Bugs in Critical Infrastructure Gear Allow Sophisticated Cyberattacks

schneider electric security bugs

Security problems in Schneider Electric programmable logic controllers allow compromise of the hardware, responsible for physical plant operations.

Two security vulnerabilities in Schneider Electric’s programmable logic controllers (PLCs) could allow attackers to compromise a PLC and move on to more sophisticated critical infrastructure attacks.

PLCs are key pieces of equipment in environments such as electric utilities and factories. They control the physical machinery footprint in factory assembly lines and other industrial environments, and are a key part of operational technology (OT) networks.

According to researchers at Trustwave, the issues are present in company’s EcoStruxure Machine Expert v1.0 PLC management software, and in the firmware for the M221 PLC, version, respectively.

CVEs and severity ratings are pending, and patches are available.

Breaking Password Encryption

The first vulnerability, a small-space seed vulnerability, allows the discovery of encryption keys used by EcoStruxure Machine-Expert Basic for application protection. There are two types of application protection available: Read protection protects the controller’s application from being read by any unauthorized personnel at the engineering workstation; and the write protection protects the controller’s application from unauthorized changes.

“We are able to run an exhaustive key search to identify the encryption key that is used to encrypt the hashed password used to protect the application on the PLC,” Trustwave researchers explained, in a posting on Thursday. “The malicious actor can use this encryption key to decrypt the encrypted hash password that is sent to the controller to unlock read/write protection.”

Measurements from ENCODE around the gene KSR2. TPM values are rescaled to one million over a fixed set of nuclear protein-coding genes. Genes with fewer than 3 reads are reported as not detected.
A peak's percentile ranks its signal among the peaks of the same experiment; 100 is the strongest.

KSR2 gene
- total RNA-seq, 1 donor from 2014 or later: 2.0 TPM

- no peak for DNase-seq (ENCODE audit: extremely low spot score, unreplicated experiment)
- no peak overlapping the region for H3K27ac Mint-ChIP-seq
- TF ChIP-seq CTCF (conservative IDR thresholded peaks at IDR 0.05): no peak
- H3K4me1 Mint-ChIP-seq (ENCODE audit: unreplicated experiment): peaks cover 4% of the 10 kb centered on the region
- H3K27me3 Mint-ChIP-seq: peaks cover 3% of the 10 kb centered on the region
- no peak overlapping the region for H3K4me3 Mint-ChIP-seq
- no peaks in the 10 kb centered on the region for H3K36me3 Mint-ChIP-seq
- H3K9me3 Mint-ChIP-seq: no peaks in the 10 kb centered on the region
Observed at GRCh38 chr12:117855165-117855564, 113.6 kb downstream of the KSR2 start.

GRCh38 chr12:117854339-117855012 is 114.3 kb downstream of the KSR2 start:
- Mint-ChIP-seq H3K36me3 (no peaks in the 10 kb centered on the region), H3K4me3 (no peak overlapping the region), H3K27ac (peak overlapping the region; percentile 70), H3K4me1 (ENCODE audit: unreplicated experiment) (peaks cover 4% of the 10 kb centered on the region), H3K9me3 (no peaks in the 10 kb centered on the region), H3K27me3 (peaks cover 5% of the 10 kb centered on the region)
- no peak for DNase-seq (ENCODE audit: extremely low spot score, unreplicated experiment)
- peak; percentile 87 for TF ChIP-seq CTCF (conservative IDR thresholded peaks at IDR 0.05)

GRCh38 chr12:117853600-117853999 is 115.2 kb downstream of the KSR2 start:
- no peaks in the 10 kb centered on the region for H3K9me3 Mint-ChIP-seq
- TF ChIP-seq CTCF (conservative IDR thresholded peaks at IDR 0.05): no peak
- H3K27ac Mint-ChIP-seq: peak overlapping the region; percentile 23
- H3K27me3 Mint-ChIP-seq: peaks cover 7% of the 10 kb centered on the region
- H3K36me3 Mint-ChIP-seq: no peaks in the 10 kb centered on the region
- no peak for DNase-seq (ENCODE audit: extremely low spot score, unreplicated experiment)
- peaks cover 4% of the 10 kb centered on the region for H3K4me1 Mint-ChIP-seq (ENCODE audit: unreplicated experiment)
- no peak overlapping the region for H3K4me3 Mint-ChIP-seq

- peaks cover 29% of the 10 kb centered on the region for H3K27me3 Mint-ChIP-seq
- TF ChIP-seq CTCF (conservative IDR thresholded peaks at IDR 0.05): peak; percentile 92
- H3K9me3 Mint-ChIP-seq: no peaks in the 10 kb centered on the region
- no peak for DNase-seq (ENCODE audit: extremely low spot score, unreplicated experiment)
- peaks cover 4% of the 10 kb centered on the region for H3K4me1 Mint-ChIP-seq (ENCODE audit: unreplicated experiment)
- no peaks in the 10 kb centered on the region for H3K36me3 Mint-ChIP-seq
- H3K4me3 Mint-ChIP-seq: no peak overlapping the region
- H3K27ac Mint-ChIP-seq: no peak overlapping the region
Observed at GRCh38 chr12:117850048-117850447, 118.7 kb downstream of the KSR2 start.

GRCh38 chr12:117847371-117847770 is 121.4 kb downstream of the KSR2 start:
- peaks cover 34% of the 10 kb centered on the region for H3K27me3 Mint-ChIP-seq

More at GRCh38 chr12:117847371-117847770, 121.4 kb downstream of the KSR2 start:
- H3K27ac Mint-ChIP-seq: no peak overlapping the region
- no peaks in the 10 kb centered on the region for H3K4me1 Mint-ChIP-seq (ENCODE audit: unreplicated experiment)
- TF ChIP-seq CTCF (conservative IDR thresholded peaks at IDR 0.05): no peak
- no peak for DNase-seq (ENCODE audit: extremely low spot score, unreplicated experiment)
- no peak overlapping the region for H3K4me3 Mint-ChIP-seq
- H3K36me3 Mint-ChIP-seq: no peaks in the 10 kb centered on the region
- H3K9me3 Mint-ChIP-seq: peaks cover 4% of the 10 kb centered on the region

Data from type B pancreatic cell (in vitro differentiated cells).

The brute-force effort was made possible thanks to two flaws, researchers noted: First, the random nonce and secret key used in the encryption process are exchanged in cleartext.

“Hence, we are able to intercept and obtain the secret key from the network packets,” they said.

And secondly, the seed that is used to generate the keys is only two bytes long. This means that there are only 65,535 possible combinations of seed.

“Once we have obtained the seed, we can use this seed and the nonce that we have extracted from the network packet to generate the encryption key,” researchers said. “This encryption key can be used to decrypt the encrypted hashed password that we have extracted from the network packet using XOR algorithm.”

More Sophisticated Attacks

The second bug is a security bypass problem for the application-protection mechanism that can open the door to much bigger attacks. Researchers discovered an alternate channel to bypass the read protection feature on the controller.

“This read protection feature is meant to protect the application that is deployed on the controller from being downloaded by unauthorized personnel,” according to the firm. “[The bypass] can be used by a malicious actor to bypass the protection and download the application from the M221 controller.”